Five years after the death of Eric Garner, an unarmed black man whose last words “I can’t breathe” started a rallying cry, the Justice Department has decided that they will not bring federal charges against the New York City police officer allegedly responsible for strangling him to death. The announcement came exactly when the deadline on the statue of limitations ran out, and no charges were pressed on Garner’s alleged murderer, Daniel Pantaleo.
On July 17th, 2014, Garner was stopped by NYPD officers on a street corner in Staten Island for allegedly selling loose cigarettes. Garner’s friend, who was with him at the time, captured the encounter, which depicted Garner pulling his arm away from the Pantaleo and Pantaleo putting him in a chokehold and forcing him to the ground. In the video, it can be heard that Garner repeated “I can’t breathe” eleven times as officers continue to restrain him. After falling unconscious, officers left him on the sidewalk as they awaited an ambulance to arrive. He was announced dead at the hospital an hour later.
Despite the medical examiner ruling Garner’s death as a homicide and the NYPD having a specific policy prohibiting the use of a chokehold, Pantaleo was neither indicted nor pressed charges. Immediately following the announcement that Pantaleo would not be indicted in 2014, hundreds of demonstrators spilled into the streets in New York City, blocking traffic in the Lincoln Tunnel and on the Brooklyn Bridge and staging a die-in at Grand Central Station. “We All Witnessed Murder” one protester’s sign read.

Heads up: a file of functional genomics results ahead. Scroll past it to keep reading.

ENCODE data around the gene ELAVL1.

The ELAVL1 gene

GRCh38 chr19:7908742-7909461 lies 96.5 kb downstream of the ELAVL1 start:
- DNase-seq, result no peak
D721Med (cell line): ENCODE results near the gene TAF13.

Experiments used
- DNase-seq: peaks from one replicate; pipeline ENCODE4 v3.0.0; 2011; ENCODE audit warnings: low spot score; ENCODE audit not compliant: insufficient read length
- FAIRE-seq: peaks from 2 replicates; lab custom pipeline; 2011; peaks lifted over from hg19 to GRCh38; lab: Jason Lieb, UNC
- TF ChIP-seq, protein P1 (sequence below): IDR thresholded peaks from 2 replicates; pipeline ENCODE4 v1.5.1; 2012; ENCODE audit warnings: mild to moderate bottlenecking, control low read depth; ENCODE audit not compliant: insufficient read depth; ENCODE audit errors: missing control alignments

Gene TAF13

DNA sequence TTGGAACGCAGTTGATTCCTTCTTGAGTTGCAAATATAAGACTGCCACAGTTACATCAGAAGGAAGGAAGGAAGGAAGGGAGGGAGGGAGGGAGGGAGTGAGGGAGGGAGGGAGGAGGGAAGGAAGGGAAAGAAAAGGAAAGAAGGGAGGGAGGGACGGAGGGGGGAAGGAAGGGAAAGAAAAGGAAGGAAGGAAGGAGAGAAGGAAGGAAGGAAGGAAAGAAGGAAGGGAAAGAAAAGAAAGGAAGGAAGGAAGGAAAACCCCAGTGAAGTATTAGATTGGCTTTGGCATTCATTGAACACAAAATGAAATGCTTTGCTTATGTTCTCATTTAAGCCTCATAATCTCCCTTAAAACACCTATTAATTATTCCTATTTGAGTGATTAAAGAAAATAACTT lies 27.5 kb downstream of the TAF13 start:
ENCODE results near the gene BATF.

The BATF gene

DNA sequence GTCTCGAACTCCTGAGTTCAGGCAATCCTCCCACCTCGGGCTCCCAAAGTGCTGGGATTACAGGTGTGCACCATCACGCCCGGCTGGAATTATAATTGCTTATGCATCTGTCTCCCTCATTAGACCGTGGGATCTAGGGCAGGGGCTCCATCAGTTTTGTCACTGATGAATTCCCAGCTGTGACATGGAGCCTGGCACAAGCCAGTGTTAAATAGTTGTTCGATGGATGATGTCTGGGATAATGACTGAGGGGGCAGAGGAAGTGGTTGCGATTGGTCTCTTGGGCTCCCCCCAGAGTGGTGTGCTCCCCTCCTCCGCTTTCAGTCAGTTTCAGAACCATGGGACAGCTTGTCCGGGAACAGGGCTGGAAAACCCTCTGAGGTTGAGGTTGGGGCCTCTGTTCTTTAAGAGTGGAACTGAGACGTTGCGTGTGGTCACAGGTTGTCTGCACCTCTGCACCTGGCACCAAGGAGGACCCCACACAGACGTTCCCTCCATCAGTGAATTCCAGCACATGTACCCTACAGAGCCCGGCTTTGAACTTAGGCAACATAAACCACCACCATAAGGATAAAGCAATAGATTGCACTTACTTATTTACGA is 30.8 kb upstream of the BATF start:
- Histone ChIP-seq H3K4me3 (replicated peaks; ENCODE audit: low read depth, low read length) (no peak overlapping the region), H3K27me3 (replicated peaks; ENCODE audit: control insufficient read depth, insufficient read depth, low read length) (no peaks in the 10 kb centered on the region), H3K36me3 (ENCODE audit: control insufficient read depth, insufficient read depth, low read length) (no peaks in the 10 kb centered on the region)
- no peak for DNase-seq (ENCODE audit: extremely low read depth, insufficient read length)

Eric Garner’s death highlighted police violence and led to anti-police violence demonstrations across the country. In the wake of the decision not to indict Ferguson Police Department officer Darren Wilson in the killing of unarmed teen Michael Brown, and the decision to not indict the officer responsible for Garner’s death, protesters sought an end to excessive and lethal force by police officers. On Twitter after Garner’s death, the hashtag #CrimingWhileWhite rose to trending status as people shared personal examples of how they benefited from their white privilege in police encounters. The hashtag #AliveWhileBlack emerged in response, as people shared stories of racial profiling despite having committed no crime.
Media Resources: New York Times 07/16/19; The Daily Beast 07/16/19; Feminist Newswire 11/1//15